- 0Jan 12, '09 by firstyearstudentThe other day I caught the CNA complaining in front on the patient because she had to change her a second time for being incontient of stool. The patient was total care and too weak to get out of bed. I know CNAs get very busy and I help whenever I can, but this is unacceptable. The patient was apologizing and feeling miserable. I didn't know what to do.
I just said to the patient loud enough for the CNA to hear. "You didn't do anything wrong, Mrs. X. Please don't worry about it. You're sick and you have diarrhea. It must be terrible. Your job is to get better. She's just frustrated because she's busy today."
Should I have said anything to the CNA? If so, what? She's a pretty good worker in general.
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- 2Jan 12, '09 by Batman24If this was the first time I caught this behavior I would take the CNA aside and let them know their comments were unacceptable, unkind, and unprofessional. If they did it again I would write them up and get a paper trial started. As it sounds like this CNA is usually a good worker hopefully it was just a one time event.
- 1Jan 12, '09 by leslie :-DQuote from Batman24like most times, i agree w/you batman.If this was the first time I caught this behavior I would take the CNA aside and let them know their comments were unacceptable, unkind, and unprofessional. If they did it again I would write them up and get a paper trial started. As it sounds like this CNA is usually a good worker hopefully it was just a one time event.
verbal 1:1 first time.
write up, second time.
during your chat, it's sometimes helpful to empathize w/cna, acknowledging his/her frustration.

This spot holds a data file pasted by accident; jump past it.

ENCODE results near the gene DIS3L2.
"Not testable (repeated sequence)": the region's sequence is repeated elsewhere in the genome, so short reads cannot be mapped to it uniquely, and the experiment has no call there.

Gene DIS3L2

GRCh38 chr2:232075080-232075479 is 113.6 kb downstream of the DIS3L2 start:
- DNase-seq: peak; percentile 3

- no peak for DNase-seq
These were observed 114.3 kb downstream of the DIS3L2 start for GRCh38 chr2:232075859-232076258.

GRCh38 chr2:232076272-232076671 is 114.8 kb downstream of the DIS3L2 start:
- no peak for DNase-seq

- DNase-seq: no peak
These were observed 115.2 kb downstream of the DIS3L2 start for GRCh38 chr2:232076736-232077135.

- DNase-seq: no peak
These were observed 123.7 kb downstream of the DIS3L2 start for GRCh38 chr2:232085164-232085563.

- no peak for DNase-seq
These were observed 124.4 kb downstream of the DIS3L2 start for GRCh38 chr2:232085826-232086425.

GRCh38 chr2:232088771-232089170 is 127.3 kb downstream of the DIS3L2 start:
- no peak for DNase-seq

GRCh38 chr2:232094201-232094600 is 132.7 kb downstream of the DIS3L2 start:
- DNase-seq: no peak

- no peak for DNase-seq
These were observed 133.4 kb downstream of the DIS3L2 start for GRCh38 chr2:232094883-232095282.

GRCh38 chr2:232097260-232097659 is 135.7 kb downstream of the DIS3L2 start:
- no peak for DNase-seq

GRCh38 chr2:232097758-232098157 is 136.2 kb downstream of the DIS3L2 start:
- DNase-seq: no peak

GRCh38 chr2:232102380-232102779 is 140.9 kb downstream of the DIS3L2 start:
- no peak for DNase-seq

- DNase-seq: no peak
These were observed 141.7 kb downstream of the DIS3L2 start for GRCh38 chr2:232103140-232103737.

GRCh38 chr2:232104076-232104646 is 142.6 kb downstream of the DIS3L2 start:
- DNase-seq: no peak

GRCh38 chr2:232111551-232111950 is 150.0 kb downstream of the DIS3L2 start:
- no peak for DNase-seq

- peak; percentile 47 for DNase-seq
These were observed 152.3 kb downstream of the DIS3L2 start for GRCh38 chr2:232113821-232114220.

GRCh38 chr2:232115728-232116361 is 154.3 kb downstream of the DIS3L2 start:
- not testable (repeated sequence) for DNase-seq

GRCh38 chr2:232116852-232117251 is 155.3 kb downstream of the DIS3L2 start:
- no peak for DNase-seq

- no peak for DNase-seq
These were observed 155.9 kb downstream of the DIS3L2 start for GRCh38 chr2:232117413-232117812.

but the clear message must be, that pts should NEVER pick up on any negative input.
rather, treating one w/dignity includes being sensitized to the sheer horror of being dependent on a stranger to clean up your mess.
if able, i often take turns w/the techs in cleaning up the various messes.
we have lots of pts w/uncontrolled diarrhea, vomit, bleeds.
i can't imagine any one 'title' being destined to always being responsible for clean up.
- 2Jan 12, '09 by BradleyRNI would write the CNA up from the start. Making a patient feel guilty in a situation like this is abuse. The patient probably feels guilty enough, and now her worst fears of how others feel about cleaning her up have been substantiated. Busy is no excuse. It was a flaw in judgement that should not be minimized by giving a verbal warning. The severity of this inappropriate act should be reflected in the discipline, in hopes that the CNA will realize just how wrong he/she was.
- 2Jan 12, '09 by missloI agree with BradleyRN. The patient didn't CHOOSE to be in that situation, however, the CNA CHOSE her/his job. What do people think they are getting into when they become a CNA? And to complain in front of the patient is totally unacceptable. That is just rude. Period.